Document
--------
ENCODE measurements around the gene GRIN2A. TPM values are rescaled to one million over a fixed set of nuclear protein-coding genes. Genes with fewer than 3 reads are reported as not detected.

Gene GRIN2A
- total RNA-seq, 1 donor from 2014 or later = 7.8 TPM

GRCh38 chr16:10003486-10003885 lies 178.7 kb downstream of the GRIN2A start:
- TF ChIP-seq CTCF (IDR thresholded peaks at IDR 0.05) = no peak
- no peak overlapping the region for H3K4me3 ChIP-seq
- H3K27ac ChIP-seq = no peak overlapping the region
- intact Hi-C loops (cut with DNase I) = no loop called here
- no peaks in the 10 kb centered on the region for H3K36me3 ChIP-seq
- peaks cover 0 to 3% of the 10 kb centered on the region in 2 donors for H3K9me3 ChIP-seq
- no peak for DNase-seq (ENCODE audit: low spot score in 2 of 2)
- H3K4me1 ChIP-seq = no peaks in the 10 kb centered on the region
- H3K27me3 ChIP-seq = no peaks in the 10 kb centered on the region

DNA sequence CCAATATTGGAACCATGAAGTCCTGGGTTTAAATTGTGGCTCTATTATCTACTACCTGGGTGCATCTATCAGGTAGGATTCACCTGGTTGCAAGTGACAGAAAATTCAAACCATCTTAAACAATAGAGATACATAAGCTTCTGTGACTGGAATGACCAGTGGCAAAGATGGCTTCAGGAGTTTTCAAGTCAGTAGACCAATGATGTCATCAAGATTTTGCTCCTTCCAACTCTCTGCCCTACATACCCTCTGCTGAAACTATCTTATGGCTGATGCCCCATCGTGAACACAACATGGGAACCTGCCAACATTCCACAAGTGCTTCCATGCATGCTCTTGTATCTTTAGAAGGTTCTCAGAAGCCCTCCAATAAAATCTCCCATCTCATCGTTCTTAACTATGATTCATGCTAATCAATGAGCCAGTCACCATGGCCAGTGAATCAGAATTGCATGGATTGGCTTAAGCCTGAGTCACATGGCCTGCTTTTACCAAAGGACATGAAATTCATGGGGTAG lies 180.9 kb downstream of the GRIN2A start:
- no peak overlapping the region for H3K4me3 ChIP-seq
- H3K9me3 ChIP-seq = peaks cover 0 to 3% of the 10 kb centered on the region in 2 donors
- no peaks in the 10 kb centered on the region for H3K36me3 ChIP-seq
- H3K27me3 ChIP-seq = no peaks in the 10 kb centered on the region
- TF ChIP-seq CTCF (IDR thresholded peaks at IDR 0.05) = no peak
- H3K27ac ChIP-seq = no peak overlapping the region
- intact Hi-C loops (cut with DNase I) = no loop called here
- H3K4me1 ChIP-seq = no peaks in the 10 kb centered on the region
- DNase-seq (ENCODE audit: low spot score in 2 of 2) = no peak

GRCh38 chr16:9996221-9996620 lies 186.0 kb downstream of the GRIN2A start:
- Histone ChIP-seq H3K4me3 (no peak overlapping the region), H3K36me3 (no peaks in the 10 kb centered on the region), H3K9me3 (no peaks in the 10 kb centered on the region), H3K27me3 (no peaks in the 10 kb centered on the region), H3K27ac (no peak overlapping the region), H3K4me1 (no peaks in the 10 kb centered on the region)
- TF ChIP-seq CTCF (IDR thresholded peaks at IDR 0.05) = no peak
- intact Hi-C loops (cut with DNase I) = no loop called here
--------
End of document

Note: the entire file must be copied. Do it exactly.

ENCODE measurements around the gene GRIN2A. TPM values are rescaled to one million over a fixed set of nuclear protein-coding genes. Genes with fewer than 3 reads are reported as not detected.

Gene GRIN2A
- total RNA-seq, 1 donor from 2014 or later = 7.8 TPM

GRCh38 chr16:10003486-10003885 lies 178.7 kb downstream of the GRIN2A start:
- TF ChIP-seq CTCF (IDR thresholded peaks at IDR 0.05) = no peak
- no peak overlapping the region for H3K4me3 ChIP-seq
- H3K27ac ChIP-seq = no peak overlapping the region
- intact Hi-C loops (cut with DNase I) = no loop called here
- no peaks in the 10 kb centered on the region for H3K36me3 ChIP-seq
- peaks cover 0 to 3% of the 10 kb centered on the region in 2 donors for H3K9me3 ChIP-seq
- no peak for DNase-seq (ENCODE audit: low spot score in 2 of 2)
- H3K4me1 ChIP-seq = no peaks in the 10 kb centered on the region
- H3K27me3 ChIP-seq = no peaks in the 10 kb centered on the region

DNA sequence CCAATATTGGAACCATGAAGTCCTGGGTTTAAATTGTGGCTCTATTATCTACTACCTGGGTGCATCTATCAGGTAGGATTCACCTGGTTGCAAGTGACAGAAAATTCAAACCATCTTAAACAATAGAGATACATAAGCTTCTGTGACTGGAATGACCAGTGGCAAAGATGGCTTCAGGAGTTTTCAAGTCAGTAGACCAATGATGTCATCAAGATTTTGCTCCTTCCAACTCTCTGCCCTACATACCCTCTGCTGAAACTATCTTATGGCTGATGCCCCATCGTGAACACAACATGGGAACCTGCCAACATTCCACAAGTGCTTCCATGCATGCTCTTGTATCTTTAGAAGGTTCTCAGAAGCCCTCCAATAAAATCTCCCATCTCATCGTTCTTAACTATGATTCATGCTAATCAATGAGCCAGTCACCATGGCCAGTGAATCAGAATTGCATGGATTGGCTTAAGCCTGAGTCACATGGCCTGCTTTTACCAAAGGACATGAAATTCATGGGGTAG lies 180.9 kb downstream of the GRIN2A start:
- no peak overlapping the region for H3K4me3 ChIP-seq
- H3K9me3 ChIP-seq = peaks cover 0 to 3% of the 10 kb centered on the region in 2 donors
- no peaks in the 10 kb centered on the region for H3K36me3 ChIP-seq
- H3K27me3 ChIP-seq = no peaks in the 10 kb centered on the region
- TF ChIP-seq CTCF (IDR thresholded peaks at IDR 0.05) = no peak
- H3K27ac ChIP-seq = no peak overlapping the region
- intact Hi-C loops (cut with DNase I) = no loop called here
- H3K4me1 ChIP-seq = no peaks in the 10 kb centered on the region
- DNase-seq (ENCODE audit: low spot score in 2 of 2) = no peak

GRCh38 chr16:9996221-9996620 lies 186.0 kb downstream of the GRIN2A start:
- Histone ChIP-seq H3K4me3 (no peak overlapping the region), H3K36me3 (no peaks in the 10 kb centered on the region), H3K9me3 (no peaks in the 10 kb centered on the region), H3K27me3 (no peaks in the 10 kb centered on the region), H3K27ac (no peak overlapping the region), H3K4me1 (no peaks in the 10 kb centered on the region)
- TF ChIP-seq CTCF (IDR thresholded peaks at IDR 0.05) = no peak
- intact Hi-C loops (cut with DNase I) = no loop called here